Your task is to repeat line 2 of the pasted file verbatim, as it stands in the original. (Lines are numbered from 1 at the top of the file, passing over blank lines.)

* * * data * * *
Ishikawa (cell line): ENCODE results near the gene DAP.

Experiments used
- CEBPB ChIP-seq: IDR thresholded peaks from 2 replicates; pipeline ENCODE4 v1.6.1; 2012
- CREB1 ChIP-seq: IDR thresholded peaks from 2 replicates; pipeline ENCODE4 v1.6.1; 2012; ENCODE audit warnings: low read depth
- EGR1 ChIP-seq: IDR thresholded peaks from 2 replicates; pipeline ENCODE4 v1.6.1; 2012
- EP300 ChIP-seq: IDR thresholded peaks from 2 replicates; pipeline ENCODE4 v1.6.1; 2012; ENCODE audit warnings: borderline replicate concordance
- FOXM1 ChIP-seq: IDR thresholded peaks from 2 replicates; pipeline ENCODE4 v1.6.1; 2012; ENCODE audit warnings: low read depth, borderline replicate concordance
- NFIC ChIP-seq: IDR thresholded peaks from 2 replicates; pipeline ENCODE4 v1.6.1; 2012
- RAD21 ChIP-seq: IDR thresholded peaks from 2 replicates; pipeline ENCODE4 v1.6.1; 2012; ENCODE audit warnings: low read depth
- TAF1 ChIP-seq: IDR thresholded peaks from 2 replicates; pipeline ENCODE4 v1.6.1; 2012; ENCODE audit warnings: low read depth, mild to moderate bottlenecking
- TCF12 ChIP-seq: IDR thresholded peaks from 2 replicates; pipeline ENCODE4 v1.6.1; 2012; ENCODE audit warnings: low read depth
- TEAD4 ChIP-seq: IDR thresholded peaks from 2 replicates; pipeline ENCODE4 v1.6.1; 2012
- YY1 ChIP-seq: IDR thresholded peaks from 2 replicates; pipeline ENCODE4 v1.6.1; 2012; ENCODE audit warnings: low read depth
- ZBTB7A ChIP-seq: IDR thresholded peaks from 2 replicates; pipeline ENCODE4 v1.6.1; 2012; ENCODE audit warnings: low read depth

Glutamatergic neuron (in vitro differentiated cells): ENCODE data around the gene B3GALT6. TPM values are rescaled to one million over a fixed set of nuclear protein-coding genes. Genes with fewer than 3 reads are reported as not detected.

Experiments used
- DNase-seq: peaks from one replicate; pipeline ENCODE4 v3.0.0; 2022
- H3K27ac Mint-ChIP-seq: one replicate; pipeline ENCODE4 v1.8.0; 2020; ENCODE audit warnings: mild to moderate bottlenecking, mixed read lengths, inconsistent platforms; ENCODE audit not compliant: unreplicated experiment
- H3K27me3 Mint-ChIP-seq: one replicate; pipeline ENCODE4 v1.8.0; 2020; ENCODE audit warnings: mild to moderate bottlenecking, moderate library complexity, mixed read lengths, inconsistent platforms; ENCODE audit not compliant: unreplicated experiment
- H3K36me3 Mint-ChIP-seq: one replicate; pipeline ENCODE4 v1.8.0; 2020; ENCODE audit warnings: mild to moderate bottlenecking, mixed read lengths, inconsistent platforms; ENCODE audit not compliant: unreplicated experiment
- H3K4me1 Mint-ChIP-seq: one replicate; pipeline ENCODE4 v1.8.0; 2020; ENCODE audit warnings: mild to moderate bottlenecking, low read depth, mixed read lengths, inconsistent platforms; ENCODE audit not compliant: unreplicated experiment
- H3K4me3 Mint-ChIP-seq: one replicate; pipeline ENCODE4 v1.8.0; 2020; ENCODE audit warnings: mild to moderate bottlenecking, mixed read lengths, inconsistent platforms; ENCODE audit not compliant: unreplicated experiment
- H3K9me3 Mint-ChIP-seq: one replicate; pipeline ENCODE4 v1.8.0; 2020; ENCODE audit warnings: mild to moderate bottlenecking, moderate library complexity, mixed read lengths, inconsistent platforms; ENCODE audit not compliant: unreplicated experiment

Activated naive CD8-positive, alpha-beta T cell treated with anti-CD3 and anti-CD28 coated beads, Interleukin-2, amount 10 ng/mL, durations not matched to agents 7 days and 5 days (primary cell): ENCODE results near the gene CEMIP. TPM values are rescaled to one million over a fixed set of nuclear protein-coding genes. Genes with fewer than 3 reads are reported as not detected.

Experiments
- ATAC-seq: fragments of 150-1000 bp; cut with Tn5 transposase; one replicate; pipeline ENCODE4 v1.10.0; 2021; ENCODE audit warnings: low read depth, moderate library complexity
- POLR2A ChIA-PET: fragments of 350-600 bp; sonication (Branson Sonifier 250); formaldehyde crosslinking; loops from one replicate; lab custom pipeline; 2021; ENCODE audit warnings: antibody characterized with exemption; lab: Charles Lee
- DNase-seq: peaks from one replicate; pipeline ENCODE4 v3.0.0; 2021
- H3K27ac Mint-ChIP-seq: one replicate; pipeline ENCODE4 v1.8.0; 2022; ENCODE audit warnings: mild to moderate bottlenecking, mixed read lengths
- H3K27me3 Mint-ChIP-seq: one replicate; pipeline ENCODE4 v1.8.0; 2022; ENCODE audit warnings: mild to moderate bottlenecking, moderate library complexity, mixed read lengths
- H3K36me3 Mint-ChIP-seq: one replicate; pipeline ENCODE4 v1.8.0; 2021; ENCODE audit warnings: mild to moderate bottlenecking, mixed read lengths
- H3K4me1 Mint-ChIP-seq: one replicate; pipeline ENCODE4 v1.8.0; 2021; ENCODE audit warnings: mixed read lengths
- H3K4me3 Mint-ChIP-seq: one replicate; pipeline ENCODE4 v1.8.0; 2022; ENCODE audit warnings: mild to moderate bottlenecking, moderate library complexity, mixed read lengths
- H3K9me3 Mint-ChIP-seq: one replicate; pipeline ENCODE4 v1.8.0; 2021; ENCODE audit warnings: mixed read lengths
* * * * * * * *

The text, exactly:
Experiments used